Portrait photography

The technique demonstrated is “short lighting”, where an accent light is used on the far side of the subject’s face, which then has a slimming effect to their features. This wasn’t a portrait session, but a quick demonstration example, shot during a mentoring session.

Although shot in the studio with studio heads, this is easily reproduced with the most rudimentary of speedlights. In fact the studio heads were the most basic available, deliberately chosen to demonstrate good results are not dependant on expensive equipment.

The accent light is a 200Ws head, firing at ¼ output through a cheap 60×60 softbox frame left, and just beyond the distance of the subject. It needed to be at a ¼ output due to the distance between the light head and the subject being greater than the usual “just outside the frame”, to reduce any chance of flare from the softbox.

It was placed slightly higher than our subject’s head, which you can tell from the light skimming across his waistcoat on his right shoulder (frame left). The light on his right shoulder is providing shape and texture to the garment, and shirt sleeve.

The main light is camera right, again just above head height. This is another 200Ws studio head, firing through a 70×100 softbox which was rotated to an upright position. The intention was to imitate a window like catchlight in our subject’s eye. Again, the position of the light is almost in line with his shoulder, allowing the light to skim across his left shoulder, once again providing texture and shape to his shirt and waistcoat.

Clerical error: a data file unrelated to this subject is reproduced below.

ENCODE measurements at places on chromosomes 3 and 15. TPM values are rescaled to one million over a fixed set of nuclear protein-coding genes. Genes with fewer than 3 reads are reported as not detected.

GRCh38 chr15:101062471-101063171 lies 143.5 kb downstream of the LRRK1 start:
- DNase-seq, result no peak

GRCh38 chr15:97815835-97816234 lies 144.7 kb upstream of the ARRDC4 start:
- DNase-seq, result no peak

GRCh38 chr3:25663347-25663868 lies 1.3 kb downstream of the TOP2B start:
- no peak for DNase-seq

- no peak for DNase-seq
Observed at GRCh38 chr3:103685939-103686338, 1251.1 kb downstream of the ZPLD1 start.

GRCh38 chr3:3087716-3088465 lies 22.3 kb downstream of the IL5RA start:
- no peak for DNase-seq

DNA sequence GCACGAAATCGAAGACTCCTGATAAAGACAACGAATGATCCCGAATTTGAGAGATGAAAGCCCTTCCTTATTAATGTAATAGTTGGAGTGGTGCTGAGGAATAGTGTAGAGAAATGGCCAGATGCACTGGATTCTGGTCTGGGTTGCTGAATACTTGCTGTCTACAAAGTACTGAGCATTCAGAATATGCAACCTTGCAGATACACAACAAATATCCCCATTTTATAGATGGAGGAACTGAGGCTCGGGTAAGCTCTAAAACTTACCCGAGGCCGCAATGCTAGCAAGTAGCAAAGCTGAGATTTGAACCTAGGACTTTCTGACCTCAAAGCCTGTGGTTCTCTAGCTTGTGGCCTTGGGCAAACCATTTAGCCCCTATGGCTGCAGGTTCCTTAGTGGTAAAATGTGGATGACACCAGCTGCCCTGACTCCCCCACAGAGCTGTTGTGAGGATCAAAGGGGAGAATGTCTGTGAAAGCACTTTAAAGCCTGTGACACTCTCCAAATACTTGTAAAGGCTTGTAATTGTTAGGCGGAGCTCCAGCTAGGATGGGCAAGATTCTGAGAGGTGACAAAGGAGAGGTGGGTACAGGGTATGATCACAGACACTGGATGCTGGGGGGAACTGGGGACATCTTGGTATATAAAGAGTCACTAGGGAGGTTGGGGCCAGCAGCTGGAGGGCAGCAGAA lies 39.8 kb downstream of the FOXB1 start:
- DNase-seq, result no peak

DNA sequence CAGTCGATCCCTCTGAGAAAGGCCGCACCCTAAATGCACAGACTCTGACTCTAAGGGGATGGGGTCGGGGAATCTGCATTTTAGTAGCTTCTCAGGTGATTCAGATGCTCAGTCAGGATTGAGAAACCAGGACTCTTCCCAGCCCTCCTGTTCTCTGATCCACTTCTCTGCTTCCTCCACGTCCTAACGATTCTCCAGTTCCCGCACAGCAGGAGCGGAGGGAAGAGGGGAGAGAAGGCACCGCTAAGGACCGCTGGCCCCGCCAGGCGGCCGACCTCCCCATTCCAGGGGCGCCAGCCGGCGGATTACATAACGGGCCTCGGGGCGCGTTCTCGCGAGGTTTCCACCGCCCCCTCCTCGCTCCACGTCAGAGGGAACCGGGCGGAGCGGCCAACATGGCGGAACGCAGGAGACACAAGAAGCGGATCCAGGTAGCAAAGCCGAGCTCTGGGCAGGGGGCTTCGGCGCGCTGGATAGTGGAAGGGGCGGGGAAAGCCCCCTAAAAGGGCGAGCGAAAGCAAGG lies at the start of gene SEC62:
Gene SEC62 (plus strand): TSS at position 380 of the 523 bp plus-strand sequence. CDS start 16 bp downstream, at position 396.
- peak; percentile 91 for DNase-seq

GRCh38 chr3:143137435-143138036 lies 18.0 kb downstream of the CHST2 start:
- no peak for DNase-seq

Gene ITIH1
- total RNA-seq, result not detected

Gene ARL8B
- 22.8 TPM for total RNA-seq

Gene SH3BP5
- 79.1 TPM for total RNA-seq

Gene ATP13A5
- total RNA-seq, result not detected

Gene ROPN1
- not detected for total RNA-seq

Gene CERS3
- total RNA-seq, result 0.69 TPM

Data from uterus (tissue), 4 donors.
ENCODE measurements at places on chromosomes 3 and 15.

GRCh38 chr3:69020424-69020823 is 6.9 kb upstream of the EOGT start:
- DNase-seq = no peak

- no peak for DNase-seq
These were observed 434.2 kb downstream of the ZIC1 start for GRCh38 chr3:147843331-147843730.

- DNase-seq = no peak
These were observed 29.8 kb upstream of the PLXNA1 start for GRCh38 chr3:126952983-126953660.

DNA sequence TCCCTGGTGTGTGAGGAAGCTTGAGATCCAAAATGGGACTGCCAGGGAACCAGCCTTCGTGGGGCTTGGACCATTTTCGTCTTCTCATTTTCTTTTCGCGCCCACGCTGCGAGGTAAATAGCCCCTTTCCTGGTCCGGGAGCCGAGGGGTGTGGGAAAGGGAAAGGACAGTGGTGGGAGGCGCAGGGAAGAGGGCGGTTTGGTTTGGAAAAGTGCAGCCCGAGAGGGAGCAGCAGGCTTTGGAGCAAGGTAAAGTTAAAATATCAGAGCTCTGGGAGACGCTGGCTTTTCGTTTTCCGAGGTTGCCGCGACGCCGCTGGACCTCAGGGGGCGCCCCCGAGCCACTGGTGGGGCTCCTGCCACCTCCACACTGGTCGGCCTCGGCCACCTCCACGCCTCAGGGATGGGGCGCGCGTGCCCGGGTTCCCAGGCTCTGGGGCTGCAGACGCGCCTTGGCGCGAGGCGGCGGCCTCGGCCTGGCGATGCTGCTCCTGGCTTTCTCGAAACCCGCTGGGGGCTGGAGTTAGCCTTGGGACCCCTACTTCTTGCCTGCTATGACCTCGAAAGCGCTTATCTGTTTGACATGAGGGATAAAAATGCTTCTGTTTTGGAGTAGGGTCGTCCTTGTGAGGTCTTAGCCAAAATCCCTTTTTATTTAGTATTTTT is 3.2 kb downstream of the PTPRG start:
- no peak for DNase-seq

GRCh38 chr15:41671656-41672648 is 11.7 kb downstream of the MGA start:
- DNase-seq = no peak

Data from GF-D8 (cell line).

The main light was much closer, at a distance of around three feet, which meant the power was at 1/16, and also ensured the light was very soft on this side, compared with the harsher falloff on the far side of his face.

It’s basically a two light setup, in a cross lit configuration. Both heads are facing each other.

1/125th sec ISO100  f2.8

Budget version:

The output of the two heads is so low, they can be replaced with speedlights easily.
The accent light would be swapped for a speedlight at ½ power, firing into a silver reflective umbrella, and marginally nearer the subject. The silver lined umbrella would provide a more contrasting light, although slightly softer due to the umbrella size, if around 33cm.

The main light would be swapped for a speedlight at ¼ output, firing through a shoot through umbrella. This would produce a similarly soft light as the 70x100cm softbox, but you would get a circular highlight in the subjects eye. One method of counteracting this cheaply, would be to mask the umbrella to produce a rectangular highlight.

Things to bear in mind:

If you try the budget version, and mask the umbrella; your highlight may appear distorted in your subjects eye due to the curvature of the umbrella, and the curvature of your subjects cornea.

All the lighting equipment required for the budget version can be bought for less than half the cost of one cheap 200Ws studio head. (Unless you’re married, and lied to your wife about how much you paid for your studio heads. I hope she doesn’t read this!).

I provide training via Focal Point.